10TH Q: We have $15 minimum wage but what is the minimum wage required to live in Seattle?
LH: To pay for 2-bedroom apartment, $30/hour. (On followup) Need to recognize forces at play here – the companies that are doing well in our city are not paying their fair share – it’s an “inequitable system. …Our conversation about progressive taxation is not going away.”
PT: Doesn’t disagree. (On followup) But the more complex issue, city is going through an “urban adolescence” that people weren’t ready for. Just fixing the minimum wage wouldn’t fix the problems.
11TH Q: So if progressive taxation is part of the answer, what kind of a conversation are you going to have as a councilmember?
LH: I led council in passing “income tax on the affluent” which is working its way through the courts. Optimistic about its chances. If approved, then we need to “turn down” reliance on property tax and sales tax. (On followup) City has successful lobbying effort with state legislature. Also helps turn out community support at Legislature. Last legislative session, we were successful on issues including tenants’ rights.
PT: Need to talk to companies about being partners; council needs to work with private industry. (On followup) Need conversations about how Seattle could support statewide conversations rather than city and county being adversarial with rest of state.
12TH Q: Are you OK with Councilmember Mike O’Brien‘s proposal to loosen SEPA (State Environmental Protection Act) requirements for development?
LH: She has serious concerns about whether bill would accomplish goals of preventing people from using it to stall projects. I’m concerned that removing SEPA as a process would actually make process longer – opponents would end up going to court. Hearing Examiner is very concerned.
PT: It’s a terrible idea.
13TH Q: Homelessness – then-mayor declared an emergency four years ago. Do we have the right plan? What’s missing? What’s better?
LH: We have more people living unsheltered but we are also moving more people into shelter. That’s because homelessness is increasing as housing costs increase. No dispute that there are many causes but the answer is always going to be housing. Need more permanent supportive housing. (On followup) Regarding service-provider concerns – hard to hold people accountable for moving people into permanent housing that doesn’t exist.
PT: If we keep defining this as a housing crisis, we’re going to continue to fail. City doesn’t seem to be moving with urgency. We have to address the root cause, “a city that’s failing to help people.” Providers are hijacking the conversation. DESC has asset holdings of $60 million. (On followup) Homeless service providers can’t be allowed to self-report their income. Tremendous lack of accountability and lack of political will. Mary’s Place and UGM are achieving “amazing results” with less support from the city than other providers.
14TH Q: When encampment sweep notices are placed – is this a fix or just placating concerned community members?
LH: The city prioritizes removal at certain locations when identified as hazard or obstruction. It’s intended to be a “harm reduction process.” Her approach has been “oversight,” managing municipal property.(Followup) We need more “enhanced shelter” beds – that’s what brings people inside willingly.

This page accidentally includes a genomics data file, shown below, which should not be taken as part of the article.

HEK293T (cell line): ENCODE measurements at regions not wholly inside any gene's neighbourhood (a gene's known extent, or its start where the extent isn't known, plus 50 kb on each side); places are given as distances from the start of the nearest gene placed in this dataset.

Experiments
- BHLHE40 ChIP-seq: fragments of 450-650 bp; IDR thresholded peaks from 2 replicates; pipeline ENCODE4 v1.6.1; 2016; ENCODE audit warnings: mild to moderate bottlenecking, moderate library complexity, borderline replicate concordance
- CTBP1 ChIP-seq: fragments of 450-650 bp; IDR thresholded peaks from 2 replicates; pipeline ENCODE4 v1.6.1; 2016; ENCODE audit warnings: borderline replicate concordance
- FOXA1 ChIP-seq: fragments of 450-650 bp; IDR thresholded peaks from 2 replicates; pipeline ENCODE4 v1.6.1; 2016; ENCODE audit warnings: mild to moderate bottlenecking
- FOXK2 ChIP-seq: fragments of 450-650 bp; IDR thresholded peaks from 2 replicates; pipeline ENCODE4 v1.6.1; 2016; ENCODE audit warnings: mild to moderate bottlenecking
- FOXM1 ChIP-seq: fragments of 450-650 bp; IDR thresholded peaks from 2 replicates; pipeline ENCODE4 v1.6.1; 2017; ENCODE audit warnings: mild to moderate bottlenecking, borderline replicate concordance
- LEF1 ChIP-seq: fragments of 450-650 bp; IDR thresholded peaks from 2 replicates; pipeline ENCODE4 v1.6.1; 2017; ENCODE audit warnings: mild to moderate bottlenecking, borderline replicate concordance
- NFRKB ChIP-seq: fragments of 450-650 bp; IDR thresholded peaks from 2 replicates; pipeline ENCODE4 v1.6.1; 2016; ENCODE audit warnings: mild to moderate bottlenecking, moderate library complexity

PT: Putting up notices is not fixing anything. Campers move a little ways away, then come right back after sweep. It’s because we’re not offering people alternatives. Seattle is wealthy and people want to help all the time. We’re not offering a job, social services, etc. (Followup – what alternatives?) He’s meeting with people to talk about ideas. “I don’t know what it is specifically but we’re not using all the (options).”
15TH Q: Do we need a tougher ordinance about keeping people from cutting trees to preserve views?
LH: Moderator was referring to infamous West Seattle tree cutting on public property to preserve private views. We’re talking now about tougher property but homeowners are already required to get permits and to prove the tree’s a problem. Ordinance changes are really about new development.
PT: We need to find ways to protect the tree canopy. If it’s on someone’s own land, they should be able to do what they want, but there should be a way they can enhance the canopy somewhere else.
16TH Q: How are you communicating about your campaign, your promises?
PT: Showing up at different WS venues, letting people know what’s going on, be part of the community, “face the music” if people have concerns.
LH: My website is laid out entirely to explain what I’ve done about promises I made in 2015 “so you can see the things I promised to do in 2015 and the things I’ve done from 2016 to 2019.” She says she’s fulfilled all major promises except still one area needs more work, developer impact fees. In “district office hours,” I’ll meet with anyone who shows up.
17TH Q: Has district elections worked to increase accountability, diversity of candidates, etc.?
PT: It’s definitely helped. But still “serious problems.” Democracy Vouchers, for example – if you gave yours to a candidate who dropped out, you can’t reallocate them. (On followup) Maybe change when the vouchers are sent out so they arrive at a time when people are really tuned in to what’s going on.
LH: She has 5,000 donors. She wouldn’t have run if we hadn’t gone to districts – “I love connecting with people” – but the change has brought a huge increase in independent expenditures, and we have to watch that. (On followup) She’s interested in possible reforms regarding that.
18TH Q: Scooters – since other cities have had problems with injuries, are they right for Seattle?
LH: I don’t want to see scooters on sidewalks.
PT: Probably OK to hold off on that.
19TH Q: Most exciting moment in campaign so far?
LH: Starting off with good momentum in getting 34th District Democrats’ sole endorsement.
PT: Making it through the primary and seeing that it was about a 50-50 split between incumbent and two challengers.
They also gave closing statements – again, see the video for those.
WHAT’S NEXT: D1CN is presenting another forum, 4:30 pm September 28th at Neighborhood House High Point (6400 Sylvan Way SW). Interpreters will be available for Somali and Vietnamese speakers. Three other organizations have announced forums/debates for October.